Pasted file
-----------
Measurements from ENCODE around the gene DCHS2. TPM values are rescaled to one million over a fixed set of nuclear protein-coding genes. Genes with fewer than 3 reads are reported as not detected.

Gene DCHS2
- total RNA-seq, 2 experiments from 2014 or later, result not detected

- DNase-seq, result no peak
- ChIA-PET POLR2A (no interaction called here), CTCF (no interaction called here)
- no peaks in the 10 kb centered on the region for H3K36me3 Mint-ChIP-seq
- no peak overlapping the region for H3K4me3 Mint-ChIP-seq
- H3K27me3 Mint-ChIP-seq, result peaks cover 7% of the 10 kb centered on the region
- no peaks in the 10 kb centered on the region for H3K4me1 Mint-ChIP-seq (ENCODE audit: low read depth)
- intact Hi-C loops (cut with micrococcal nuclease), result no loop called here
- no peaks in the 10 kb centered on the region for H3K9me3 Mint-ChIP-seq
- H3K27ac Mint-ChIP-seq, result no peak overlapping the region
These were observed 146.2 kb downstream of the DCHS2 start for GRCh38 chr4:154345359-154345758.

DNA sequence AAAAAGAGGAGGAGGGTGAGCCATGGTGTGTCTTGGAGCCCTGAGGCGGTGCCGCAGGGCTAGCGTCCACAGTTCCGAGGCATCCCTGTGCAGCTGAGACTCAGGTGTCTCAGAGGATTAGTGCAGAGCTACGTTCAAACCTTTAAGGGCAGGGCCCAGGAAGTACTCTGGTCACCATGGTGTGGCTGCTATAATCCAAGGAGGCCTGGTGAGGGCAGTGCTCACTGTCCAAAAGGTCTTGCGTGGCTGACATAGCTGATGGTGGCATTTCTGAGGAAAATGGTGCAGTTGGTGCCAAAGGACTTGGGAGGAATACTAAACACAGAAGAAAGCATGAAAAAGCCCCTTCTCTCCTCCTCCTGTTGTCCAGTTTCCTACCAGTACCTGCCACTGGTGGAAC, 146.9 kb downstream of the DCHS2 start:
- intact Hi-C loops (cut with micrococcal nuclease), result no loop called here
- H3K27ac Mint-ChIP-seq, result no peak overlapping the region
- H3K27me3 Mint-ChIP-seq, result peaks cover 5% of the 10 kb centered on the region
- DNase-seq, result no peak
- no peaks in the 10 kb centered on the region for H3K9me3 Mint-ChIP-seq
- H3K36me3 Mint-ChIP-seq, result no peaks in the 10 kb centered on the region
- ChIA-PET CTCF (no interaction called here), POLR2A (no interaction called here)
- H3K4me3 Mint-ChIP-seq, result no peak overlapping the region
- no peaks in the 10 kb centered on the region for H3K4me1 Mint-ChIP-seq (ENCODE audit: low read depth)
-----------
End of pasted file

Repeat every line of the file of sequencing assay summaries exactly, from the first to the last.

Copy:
Measurements from ENCODE around the gene DCHS2. TPM values are rescaled to one million over a fixed set of nuclear protein-coding genes. Genes with fewer than 3 reads are reported as not detected.

Gene DCHS2
- total RNA-seq, 2 experiments from 2014 or later, result not detected

- DNase-seq, result no peak
- ChIA-PET POLR2A (no interaction called here), CTCF (no interaction called here)
- no peaks in the 10 kb centered on the region for H3K36me3 Mint-ChIP-seq
- no peak overlapping the region for H3K4me3 Mint-ChIP-seq
- H3K27me3 Mint-ChIP-seq, result peaks cover 7% of the 10 kb centered on the region
- no peaks in the 10 kb centered on the region for H3K4me1 Mint-ChIP-seq (ENCODE audit: low read depth)
- intact Hi-C loops (cut with micrococcal nuclease), result no loop called here
- no peaks in the 10 kb centered on the region for H3K9me3 Mint-ChIP-seq
- H3K27ac Mint-ChIP-seq, result no peak overlapping the region
These were observed 146.2 kb downstream of the DCHS2 start for GRCh38 chr4:154345359-154345758.

DNA sequence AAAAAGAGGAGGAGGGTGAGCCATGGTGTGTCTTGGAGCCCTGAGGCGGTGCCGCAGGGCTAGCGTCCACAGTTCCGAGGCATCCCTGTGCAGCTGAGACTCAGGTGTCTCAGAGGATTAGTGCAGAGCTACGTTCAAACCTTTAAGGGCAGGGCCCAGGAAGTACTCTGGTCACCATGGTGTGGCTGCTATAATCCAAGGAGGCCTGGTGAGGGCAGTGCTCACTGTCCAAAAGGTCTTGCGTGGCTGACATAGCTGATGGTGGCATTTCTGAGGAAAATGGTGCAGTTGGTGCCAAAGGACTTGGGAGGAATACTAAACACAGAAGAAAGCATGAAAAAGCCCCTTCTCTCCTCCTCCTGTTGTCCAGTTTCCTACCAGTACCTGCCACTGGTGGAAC, 146.9 kb downstream of the DCHS2 start:
- intact Hi-C loops (cut with micrococcal nuclease), result no loop called here
- H3K27ac Mint-ChIP-seq, result no peak overlapping the region
- H3K27me3 Mint-ChIP-seq, result peaks cover 5% of the 10 kb centered on the region
- DNase-seq, result no peak
- no peaks in the 10 kb centered on the region for H3K9me3 Mint-ChIP-seq
- H3K36me3 Mint-ChIP-seq, result no peaks in the 10 kb centered on the region
- ChIA-PET CTCF (no interaction called here), POLR2A (no interaction called here)
- H3K4me3 Mint-ChIP-seq, result no peak overlapping the region
- no peaks in the 10 kb centered on the region for H3K4me1 Mint-ChIP-seq (ENCODE audit: low read depth)